Veteran's Day

For the kid from the east side of Wichita, stepping into that Big Green machine as a draftee was like stepping into a big new life. I had no idea and no control over what happened and where I went. I went there eyes wide open and did almost everything I was told. I had no idea from the first day to the last what it meant to the people around me. Heck, a lot of the time I didn't even understand what it meant to me.

The Military was not like being a driver in a car. You didn't get to turn the wheels or honk the horn. Your control in the entire process was what bus you got on and where it was headed. You could get a transfer for a different bus, but for the most part you were going for a bus ride and someone else was generally in charge. You may have similar experiences to those riding that bus but as you are not the same, your feelings and recollections will be different as your backgrounds.

I entered the Military as a Draftee in 1966. At the grand old age of 19, if you didn't have a school deferment you were as good as drafted. It didn't hurt anything that when I went to Kansas City for a Pre Induction Physical that the bottom line was whole bunch of 1's followed by an A stamped on the Physical. PULHES were the categories, Physical, Upper Skeletal, Lower Skeletal, Hearing, Eyes and whatever skeletal was left. 1 was normal and 4 was bad.
They judged you starting from A (Like Prime beef) to F.

As soon as that information was returned to the Draft Board, they set me up for the next round of inductions 30 days later. In early September 1966 I began my road through the Military that ended finally in August 1997.

The first step in the induction process was another short round of physical inspections to ensure that we hadn't done anything stupid during the 30 days to change the category. They selected a bunch of the group to go to the Marine Corps and and the rest for the Army. The Air Force and Navy had enough enlistees at that time so you were either a Marine or a Soldier for my Cycle. For some strange reason I felt relieved that they stopped somewhere in the N's on the Marine list. Step forward and take the oath son. I didn't even think about evading the draft of not being inducted. I stepped forward and joined that group going into the unknown.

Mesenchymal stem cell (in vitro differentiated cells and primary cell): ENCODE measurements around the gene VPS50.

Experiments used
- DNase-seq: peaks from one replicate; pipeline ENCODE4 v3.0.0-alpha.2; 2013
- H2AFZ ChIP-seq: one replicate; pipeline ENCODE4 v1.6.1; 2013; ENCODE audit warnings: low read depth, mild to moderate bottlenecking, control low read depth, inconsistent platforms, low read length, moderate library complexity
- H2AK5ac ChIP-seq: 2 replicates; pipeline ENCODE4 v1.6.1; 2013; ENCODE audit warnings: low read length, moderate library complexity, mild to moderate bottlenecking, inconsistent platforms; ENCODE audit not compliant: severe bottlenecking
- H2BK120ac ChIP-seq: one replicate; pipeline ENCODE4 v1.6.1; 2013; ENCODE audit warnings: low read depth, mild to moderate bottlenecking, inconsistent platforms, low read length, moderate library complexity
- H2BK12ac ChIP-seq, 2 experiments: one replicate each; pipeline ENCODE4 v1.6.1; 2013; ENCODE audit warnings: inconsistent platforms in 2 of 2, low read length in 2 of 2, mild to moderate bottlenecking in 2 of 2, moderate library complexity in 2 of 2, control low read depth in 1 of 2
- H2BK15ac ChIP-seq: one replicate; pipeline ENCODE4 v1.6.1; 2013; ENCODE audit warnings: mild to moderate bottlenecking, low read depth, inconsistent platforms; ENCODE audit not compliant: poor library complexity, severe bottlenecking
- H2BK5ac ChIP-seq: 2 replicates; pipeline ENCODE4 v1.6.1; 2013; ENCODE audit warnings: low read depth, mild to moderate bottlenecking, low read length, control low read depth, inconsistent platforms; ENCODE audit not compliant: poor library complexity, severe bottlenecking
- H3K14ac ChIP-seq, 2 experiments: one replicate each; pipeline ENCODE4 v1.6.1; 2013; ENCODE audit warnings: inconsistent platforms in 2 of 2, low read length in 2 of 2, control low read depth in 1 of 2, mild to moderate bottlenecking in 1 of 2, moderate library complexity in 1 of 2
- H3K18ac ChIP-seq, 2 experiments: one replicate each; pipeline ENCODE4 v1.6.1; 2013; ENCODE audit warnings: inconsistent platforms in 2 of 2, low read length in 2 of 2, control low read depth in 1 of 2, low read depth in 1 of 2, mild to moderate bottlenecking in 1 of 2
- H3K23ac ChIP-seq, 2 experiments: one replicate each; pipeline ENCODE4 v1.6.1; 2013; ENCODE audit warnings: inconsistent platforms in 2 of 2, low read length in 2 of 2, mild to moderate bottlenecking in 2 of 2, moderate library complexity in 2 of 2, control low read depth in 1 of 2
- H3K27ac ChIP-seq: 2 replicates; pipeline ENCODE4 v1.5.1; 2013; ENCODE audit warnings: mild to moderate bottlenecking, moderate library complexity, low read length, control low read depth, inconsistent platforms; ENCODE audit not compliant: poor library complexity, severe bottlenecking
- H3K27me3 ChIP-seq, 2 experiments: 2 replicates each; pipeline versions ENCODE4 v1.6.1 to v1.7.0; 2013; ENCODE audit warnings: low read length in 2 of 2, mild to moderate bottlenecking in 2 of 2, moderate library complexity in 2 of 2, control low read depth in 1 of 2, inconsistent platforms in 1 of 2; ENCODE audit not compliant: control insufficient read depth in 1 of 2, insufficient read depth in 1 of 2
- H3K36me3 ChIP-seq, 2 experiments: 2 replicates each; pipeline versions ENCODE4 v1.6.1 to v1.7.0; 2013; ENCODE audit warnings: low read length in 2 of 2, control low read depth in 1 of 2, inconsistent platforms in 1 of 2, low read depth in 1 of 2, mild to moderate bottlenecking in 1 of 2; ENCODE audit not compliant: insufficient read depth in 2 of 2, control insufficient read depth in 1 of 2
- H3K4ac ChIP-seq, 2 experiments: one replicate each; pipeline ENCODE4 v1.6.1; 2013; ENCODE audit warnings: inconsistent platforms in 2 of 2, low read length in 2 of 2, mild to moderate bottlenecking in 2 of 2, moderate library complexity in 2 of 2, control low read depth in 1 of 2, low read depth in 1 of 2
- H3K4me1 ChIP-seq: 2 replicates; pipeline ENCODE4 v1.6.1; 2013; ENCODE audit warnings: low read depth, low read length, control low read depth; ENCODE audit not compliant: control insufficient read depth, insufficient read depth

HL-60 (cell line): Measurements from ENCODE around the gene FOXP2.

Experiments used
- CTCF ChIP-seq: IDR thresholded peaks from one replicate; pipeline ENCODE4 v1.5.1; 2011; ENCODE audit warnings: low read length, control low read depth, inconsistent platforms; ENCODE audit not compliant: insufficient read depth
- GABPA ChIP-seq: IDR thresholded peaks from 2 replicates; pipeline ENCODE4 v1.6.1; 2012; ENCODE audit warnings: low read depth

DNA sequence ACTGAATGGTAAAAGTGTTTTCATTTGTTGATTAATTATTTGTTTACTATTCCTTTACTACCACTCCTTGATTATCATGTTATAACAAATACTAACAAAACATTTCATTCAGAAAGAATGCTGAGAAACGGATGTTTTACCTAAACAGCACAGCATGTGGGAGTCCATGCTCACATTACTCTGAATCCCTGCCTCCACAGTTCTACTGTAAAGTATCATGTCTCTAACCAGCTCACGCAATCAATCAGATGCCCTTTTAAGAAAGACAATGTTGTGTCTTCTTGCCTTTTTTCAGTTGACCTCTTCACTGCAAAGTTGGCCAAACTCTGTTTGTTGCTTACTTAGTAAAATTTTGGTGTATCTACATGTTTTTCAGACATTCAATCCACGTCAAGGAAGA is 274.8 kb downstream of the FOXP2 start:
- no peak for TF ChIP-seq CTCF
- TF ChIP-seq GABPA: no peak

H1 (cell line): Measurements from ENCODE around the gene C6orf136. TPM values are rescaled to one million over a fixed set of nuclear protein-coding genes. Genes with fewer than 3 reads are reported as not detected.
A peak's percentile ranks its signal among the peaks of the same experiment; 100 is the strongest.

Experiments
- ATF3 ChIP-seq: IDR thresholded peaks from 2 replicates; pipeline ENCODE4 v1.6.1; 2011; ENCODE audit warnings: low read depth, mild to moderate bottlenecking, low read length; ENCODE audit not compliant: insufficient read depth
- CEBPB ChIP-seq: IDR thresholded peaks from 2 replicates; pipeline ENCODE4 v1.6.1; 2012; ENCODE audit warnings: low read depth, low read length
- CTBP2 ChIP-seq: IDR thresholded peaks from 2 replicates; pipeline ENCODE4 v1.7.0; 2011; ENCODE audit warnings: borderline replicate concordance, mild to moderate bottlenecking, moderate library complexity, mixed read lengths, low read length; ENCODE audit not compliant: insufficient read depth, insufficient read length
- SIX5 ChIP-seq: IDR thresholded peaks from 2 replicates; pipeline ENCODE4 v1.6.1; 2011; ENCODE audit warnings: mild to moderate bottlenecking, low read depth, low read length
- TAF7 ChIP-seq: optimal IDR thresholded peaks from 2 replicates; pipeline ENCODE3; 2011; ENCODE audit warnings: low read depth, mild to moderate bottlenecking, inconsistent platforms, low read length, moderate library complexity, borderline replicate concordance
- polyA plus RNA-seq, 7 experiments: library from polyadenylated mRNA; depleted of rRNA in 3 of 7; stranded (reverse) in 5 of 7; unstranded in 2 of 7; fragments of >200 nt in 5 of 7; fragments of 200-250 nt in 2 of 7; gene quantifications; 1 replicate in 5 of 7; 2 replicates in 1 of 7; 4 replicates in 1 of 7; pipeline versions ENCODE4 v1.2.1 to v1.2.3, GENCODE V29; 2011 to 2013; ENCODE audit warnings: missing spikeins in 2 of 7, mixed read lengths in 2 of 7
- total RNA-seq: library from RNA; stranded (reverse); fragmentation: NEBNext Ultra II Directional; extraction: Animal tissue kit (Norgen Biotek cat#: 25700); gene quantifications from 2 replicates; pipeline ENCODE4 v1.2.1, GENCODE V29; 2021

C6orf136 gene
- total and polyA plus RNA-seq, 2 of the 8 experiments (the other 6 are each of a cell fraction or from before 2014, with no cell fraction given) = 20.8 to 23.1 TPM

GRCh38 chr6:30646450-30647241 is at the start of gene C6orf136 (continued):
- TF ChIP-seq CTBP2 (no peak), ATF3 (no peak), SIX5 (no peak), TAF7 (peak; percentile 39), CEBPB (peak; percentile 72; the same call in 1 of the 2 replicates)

We were put on a bus late in the day and told that we were going to Fort Leonard Wood, Missouri. Step one was the Reception Station. I will relate the rest of the story later.

For now, I want you all to know that my story is different in the details but the same in the feeling most of us had. We learned to stand in line and do what we were told. We might get to bitch about the details later but accepted what was right in front of us because for the most part we didn't have a clue what the hell was happening.

If you are glad to live with what you are experiencing, thank a Veteran. If you are unhappy blame a politician because they are the one's that have screwed up the things the Veteran's earned for you. For the most part, our Veterans are like Ron Sawyer in Kingman, KS and Harvey Blinn from Hurst, Texas that did their part and came home to live as normal a life as they could. Ron is a School Teacher and Harvey is a Construction Superintendent. Our world is built on the shoulders of people like that who served and came home to get on with their lives.

COL, (Ret)


  1. I just got back from our town's Veterans Day ceremony at the school. This is the first time I've been, and I was quite impressed. If any of the photos turned out, maybe I'll write a post on it.

    Happy Veterans Day, MUD. Thank you for your service.

  2. MUD, I sent you an e-mail. I hope you got it. If not, "thanks!"